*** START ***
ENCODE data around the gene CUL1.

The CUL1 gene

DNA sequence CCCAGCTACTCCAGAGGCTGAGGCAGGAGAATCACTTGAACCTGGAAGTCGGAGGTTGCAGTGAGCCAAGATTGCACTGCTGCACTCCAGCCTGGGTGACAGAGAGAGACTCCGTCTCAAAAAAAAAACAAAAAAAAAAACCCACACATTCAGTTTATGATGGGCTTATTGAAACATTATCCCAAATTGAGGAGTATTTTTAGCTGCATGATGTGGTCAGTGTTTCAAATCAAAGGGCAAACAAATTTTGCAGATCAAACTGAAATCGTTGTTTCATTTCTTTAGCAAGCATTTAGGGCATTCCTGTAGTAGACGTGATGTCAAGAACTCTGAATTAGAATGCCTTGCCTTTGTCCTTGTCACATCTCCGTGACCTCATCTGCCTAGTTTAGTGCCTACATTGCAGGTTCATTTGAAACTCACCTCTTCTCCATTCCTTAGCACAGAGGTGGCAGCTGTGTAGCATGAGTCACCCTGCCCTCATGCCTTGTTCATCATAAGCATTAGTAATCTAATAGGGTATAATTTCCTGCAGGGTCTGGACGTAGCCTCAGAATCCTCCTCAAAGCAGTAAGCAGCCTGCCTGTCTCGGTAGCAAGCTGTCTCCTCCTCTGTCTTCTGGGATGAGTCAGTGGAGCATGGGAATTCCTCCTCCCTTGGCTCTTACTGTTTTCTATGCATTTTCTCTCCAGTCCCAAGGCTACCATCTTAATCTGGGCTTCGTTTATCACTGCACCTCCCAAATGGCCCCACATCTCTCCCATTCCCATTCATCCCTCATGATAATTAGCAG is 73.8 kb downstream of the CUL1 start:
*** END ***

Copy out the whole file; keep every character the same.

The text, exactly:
ENCODE data around the gene CUL1.

The CUL1 gene

DNA sequence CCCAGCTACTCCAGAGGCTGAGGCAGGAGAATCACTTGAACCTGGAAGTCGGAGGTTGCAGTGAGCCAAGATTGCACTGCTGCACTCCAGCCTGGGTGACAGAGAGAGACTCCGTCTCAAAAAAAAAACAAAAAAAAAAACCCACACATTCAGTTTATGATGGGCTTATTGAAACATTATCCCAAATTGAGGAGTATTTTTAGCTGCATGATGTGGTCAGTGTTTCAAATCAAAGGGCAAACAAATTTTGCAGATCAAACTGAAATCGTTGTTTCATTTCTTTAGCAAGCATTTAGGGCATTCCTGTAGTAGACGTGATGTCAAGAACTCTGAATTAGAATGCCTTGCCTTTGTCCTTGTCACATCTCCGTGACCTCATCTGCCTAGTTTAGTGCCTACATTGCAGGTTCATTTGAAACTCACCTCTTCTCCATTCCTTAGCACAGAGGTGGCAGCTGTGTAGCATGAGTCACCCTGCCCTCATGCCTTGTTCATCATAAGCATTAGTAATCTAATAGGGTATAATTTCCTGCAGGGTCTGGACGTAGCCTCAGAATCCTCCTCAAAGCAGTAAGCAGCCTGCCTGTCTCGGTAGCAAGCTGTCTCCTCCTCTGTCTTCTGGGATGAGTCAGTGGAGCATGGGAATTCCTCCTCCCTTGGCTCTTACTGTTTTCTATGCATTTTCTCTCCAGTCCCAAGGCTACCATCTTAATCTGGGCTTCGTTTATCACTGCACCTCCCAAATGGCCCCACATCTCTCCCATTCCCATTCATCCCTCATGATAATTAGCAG is 73.8 kb downstream of the CUL1 start: